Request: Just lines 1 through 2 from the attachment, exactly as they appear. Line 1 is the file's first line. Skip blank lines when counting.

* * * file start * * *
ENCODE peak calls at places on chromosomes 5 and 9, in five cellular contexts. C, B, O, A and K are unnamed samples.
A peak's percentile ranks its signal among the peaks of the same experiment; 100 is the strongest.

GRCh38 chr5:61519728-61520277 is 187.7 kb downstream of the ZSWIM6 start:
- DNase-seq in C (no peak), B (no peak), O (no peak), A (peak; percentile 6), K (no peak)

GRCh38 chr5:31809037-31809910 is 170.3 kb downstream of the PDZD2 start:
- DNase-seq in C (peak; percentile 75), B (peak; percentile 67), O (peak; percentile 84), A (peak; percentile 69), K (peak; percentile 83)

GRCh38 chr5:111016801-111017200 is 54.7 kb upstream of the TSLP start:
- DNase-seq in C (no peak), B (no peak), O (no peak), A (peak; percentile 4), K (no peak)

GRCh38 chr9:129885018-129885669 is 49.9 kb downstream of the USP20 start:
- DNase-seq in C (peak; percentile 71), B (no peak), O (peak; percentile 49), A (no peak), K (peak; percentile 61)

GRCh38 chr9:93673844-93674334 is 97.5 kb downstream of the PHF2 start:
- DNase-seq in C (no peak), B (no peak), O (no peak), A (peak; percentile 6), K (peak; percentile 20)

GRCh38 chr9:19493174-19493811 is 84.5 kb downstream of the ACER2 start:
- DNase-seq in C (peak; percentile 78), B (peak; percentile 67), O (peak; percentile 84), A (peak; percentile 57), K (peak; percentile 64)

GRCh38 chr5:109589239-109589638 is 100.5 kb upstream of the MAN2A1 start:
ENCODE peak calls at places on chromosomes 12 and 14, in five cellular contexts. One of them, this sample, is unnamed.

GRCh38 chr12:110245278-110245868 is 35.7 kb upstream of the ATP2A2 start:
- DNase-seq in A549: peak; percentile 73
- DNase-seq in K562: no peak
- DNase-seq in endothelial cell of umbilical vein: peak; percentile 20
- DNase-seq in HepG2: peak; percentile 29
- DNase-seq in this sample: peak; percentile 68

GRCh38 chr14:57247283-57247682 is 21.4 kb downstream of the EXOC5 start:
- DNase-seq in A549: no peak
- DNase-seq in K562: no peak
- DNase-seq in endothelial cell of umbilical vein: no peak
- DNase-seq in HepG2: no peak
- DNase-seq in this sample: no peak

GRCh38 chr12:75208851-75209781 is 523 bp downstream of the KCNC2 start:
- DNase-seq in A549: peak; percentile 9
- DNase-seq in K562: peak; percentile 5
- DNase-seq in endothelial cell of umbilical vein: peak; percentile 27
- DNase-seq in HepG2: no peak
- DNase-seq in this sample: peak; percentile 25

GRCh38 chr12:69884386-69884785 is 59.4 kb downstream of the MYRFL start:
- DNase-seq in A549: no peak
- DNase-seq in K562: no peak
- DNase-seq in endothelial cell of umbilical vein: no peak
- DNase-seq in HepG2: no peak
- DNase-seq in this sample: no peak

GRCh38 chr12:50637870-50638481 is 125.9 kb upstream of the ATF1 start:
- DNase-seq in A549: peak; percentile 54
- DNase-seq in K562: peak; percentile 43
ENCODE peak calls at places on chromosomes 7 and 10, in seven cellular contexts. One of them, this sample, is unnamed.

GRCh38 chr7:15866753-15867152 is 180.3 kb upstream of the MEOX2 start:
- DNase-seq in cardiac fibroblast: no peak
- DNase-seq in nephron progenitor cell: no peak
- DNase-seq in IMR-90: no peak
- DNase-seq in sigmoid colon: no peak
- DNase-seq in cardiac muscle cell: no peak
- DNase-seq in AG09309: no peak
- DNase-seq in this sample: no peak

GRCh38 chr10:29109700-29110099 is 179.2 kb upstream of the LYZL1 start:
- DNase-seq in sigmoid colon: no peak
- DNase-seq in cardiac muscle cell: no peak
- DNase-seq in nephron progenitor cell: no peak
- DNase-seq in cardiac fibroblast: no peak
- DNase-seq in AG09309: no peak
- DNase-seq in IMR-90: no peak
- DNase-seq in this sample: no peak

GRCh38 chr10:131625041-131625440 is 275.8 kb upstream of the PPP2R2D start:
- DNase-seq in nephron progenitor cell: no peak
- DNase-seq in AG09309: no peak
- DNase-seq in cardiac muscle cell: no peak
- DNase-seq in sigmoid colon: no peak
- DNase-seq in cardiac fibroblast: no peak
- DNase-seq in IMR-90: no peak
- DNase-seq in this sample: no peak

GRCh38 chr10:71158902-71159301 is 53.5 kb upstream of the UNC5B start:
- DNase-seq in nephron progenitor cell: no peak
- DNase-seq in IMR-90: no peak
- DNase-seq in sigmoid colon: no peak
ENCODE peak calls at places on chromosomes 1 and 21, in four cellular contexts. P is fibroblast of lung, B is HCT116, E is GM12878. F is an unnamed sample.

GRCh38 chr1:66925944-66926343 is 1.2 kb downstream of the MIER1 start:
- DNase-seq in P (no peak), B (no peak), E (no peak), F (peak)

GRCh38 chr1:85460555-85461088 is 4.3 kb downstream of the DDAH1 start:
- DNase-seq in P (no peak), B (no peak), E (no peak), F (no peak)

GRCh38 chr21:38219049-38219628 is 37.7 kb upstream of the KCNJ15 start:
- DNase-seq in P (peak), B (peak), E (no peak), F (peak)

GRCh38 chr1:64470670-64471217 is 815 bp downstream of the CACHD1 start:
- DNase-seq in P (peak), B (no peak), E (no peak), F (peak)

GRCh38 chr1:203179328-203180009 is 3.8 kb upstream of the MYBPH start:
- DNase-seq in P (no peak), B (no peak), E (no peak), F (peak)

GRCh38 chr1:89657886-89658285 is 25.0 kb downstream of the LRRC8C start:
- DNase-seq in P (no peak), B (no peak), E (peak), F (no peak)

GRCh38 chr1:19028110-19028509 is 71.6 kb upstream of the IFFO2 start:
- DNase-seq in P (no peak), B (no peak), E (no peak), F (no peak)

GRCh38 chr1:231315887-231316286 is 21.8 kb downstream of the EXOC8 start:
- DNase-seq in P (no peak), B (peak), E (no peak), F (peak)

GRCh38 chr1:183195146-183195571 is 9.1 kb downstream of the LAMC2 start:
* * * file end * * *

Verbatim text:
ENCODE peak calls at places on chromosomes 5 and 9, in five cellular contexts. C, B, O, A and K are unnamed samples.
A peak's percentile ranks its signal among the peaks of the same experiment; 100 is the strongest.